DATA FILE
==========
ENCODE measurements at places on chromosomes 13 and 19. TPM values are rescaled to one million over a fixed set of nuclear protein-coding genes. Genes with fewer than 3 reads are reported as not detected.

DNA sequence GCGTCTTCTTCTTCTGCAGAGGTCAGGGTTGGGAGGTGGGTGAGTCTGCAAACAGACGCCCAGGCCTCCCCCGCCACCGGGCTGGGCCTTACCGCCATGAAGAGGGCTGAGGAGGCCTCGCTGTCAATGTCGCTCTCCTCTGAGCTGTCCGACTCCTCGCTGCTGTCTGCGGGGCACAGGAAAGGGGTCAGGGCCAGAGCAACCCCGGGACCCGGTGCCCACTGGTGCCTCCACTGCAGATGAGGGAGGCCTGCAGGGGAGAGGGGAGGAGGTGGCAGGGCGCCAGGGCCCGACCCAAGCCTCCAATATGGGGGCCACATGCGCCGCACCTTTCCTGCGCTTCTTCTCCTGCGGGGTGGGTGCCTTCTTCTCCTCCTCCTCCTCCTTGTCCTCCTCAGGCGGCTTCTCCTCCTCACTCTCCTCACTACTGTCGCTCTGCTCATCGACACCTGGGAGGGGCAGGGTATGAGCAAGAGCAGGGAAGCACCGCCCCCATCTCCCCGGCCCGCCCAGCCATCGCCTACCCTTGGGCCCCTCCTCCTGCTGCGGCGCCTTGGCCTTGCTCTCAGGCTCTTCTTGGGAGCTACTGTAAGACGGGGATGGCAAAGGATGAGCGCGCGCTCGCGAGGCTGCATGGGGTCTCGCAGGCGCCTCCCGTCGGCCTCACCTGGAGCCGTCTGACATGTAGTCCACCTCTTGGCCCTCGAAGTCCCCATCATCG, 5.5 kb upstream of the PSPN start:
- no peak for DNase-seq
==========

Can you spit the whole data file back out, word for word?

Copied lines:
ENCODE measurements at places on chromosomes 13 and 19. TPM values are rescaled to one million over a fixed set of nuclear protein-coding genes. Genes with fewer than 3 reads are reported as not detected.

DNA sequence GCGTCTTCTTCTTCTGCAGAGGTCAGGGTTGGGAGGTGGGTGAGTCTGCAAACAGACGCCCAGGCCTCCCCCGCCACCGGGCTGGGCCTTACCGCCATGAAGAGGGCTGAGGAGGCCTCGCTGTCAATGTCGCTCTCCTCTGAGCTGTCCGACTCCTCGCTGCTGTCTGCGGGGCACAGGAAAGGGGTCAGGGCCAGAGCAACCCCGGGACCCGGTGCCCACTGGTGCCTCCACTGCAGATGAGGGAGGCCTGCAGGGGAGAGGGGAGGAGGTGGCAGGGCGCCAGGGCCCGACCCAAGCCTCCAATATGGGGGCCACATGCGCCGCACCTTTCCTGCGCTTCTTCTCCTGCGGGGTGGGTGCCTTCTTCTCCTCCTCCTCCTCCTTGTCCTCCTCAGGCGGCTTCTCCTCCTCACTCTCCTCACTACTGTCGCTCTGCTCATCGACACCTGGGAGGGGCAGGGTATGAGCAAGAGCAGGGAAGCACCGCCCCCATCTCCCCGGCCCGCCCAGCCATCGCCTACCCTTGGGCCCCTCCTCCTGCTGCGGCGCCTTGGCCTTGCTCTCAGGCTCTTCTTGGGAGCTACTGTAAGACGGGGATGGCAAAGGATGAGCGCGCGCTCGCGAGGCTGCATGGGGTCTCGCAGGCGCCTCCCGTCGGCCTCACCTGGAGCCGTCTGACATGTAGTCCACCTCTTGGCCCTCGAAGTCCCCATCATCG, 5.5 kb upstream of the PSPN start:
- no peak for DNase-seq